A study published last month in the journal Environmental Science and Technology raises questions about truck fleets switching from diesel to natural gas.
The study, “The Influence of Methane Emissions and Vehicle Efficiency on the Climate Implications of Heavy-Duty Natural Gas Trucks,” was conducted by the Environmental Defense Fund (EDF) and Columbia University’s Lenfest Center for Renewable Energy.
The study findings include the following: “Our results show that under our reference case assumptions, reductions in CH4 (methane) losses to the atmosphere are needed to ensure net climate benefits on all time frames when switching from diesel to natural gas fuel in the heavy-duty sector. By combining such reductions with engine efficiency improvements for natural gas HDTs (heavy duty trucks); it may be possible to realize substantial environmental benefits. However, until better data is available on the magnitude of CH4 (methane) loss, especially for in-use emissions, the precise climate impacts of a switch remains uncertain in this sector. Therefore, policymakers wishing to address climate change should use caution before promoting fuel switching to natural gas. Furthermore, diesel engine efficiency is likely to improve in the future (particularly as a result of current and upcoming HDT standards), and if this occurs without similar improvements in natural gas engine efficiency, a growing spread between these engines could worsen the impacts of diesel to natural gas fuel switching. Fleet owners and policymakers should continue to evaluate data on well-to-wheels CH4 (methane) losses and HDT efficiencies and work to ensure that the potential climate benefits of fuel switching are realized.”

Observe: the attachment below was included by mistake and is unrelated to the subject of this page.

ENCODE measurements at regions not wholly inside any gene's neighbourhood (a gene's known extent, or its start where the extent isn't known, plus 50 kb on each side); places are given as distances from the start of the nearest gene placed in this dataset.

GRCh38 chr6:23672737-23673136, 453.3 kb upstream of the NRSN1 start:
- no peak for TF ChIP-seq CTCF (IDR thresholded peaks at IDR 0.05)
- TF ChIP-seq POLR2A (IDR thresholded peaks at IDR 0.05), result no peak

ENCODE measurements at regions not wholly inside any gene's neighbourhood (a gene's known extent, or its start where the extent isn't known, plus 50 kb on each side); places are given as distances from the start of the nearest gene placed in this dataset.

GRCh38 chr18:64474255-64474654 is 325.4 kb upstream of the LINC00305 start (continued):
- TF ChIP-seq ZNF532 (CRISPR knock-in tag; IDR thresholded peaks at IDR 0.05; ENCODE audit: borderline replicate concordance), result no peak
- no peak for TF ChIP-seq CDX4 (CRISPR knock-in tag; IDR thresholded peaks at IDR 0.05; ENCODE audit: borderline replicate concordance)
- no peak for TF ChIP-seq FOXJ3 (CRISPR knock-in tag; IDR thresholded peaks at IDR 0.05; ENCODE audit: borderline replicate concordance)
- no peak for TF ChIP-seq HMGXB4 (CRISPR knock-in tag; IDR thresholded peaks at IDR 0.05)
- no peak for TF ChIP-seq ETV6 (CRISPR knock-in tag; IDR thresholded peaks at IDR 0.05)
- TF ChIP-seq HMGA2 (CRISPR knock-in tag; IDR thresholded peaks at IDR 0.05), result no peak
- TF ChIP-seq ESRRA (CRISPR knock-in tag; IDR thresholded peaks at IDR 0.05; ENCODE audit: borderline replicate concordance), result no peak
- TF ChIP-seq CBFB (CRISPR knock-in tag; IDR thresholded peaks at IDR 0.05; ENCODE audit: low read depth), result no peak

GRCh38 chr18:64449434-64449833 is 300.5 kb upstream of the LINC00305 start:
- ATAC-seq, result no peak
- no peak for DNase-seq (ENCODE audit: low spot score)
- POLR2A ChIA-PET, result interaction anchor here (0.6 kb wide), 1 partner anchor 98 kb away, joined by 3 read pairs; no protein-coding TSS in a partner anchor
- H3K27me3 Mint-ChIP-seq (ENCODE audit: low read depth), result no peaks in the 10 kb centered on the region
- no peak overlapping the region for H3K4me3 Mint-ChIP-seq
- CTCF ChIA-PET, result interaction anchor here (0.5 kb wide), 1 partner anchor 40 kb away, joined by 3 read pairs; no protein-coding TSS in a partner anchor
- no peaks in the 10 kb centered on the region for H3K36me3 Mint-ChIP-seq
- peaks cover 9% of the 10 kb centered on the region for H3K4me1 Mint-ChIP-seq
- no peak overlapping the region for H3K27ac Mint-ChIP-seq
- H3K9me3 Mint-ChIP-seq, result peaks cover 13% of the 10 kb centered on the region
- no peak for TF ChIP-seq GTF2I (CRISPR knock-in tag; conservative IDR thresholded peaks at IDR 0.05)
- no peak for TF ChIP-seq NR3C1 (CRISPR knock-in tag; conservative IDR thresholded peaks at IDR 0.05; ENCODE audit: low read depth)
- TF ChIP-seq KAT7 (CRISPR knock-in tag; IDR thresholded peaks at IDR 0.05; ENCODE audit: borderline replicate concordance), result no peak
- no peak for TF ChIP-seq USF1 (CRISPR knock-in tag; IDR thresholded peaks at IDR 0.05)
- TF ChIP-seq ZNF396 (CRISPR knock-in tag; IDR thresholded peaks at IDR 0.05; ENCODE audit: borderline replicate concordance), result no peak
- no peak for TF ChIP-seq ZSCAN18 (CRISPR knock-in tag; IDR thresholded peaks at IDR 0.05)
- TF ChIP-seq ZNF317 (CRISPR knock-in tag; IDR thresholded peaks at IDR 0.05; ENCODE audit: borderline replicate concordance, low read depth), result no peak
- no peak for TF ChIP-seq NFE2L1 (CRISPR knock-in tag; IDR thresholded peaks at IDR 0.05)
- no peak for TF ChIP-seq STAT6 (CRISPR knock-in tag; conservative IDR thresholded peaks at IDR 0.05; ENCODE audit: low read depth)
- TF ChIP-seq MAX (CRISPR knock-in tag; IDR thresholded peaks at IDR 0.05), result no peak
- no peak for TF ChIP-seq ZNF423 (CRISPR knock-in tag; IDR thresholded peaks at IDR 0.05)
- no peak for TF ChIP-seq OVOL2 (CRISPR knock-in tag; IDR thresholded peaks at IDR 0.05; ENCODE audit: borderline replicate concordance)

“This new report puts into perspective the complexity involved in evaluating alternative fuels in the transportation sector, and the importance in understanding the full picture before rushing to judgment about the merits of one technology over another,” said Allen Schaeffer, executive director of the Diesel Technology Forum.
“With over 98 percent of all Class 8 trucks being diesel-powered, it is natural that alternative fuels such as natural gas are seeking and finding some niche markets in certain transportation sectors like waste management and urban-based delivery vehicles. As the authors suggest, this report does raise serious questions about whether large-scale moves to natural gas as a transportation fuel is truly a climate-positive consideration, or a move that could make things worse,” added Schaeffer.
“It is refreshing that this EDF and Columbia University study compares new clean diesel trucks with new natural gas trucks. Some have made inaccurate environmental and efficiency claims by comparing new technology alternative fueled vehicles to older diesel trucks. This new study compares ‘apples to apples’ to more accurately evaluate the two technologies,” he said.
Schaeffer said Environmental Protection Agency and other data confirms that new clean diesel technology and fuels have significantly lowered particulate matter and NOx emissions by more than 95 percent compared to older diesel vehicles, and these emissions are now virtually as low as natural gas technology.
Last month, the American Lung Association (ALA) highlighted new clean diesel technology and fuels as being one of the major reasons for improved air quality in the U.S.
In an April release of its State of the Air 2015, ALA cited clean diesel technologies as one of two areas of significant progress.
“The best progress showed in levels of year-round particle pollution, which have been steadily improving. For that you can thank the transition to cleaner diesel fuel and engines and steps taken to clean up power plants, especially in the eastern United States. ALA has pushed long and hard for these changes. We are pleased to see that those steps not only reduced particle pollution, but also helped many cities reduce their ozone pollution as well.”
Schaeffer said the industry is working in a cooperative fashion.
“Engine and equipment makers together with fuel refiners and emissions control technology companies have made significant investments to produce this new generation of clean diesel technology with near zero levels of emissions. It’s rewarding to see the benefits of this work reflected in the quality of our environment,” he said. “The diesel industry is continuing to build on these accomplishments and is increasingly focused on producing near zero emissions technology that also is more efficient and has lower greenhouse gas emissions as well,” he added.
ALA’s report found that more than half of all Americans live in counties in the U.S. where ozone or particulate emission levels are meeting EPA clean air standards. The downside is that about four in 10 Americans live in communities with unhealthy levels of either ozone or particle pollution.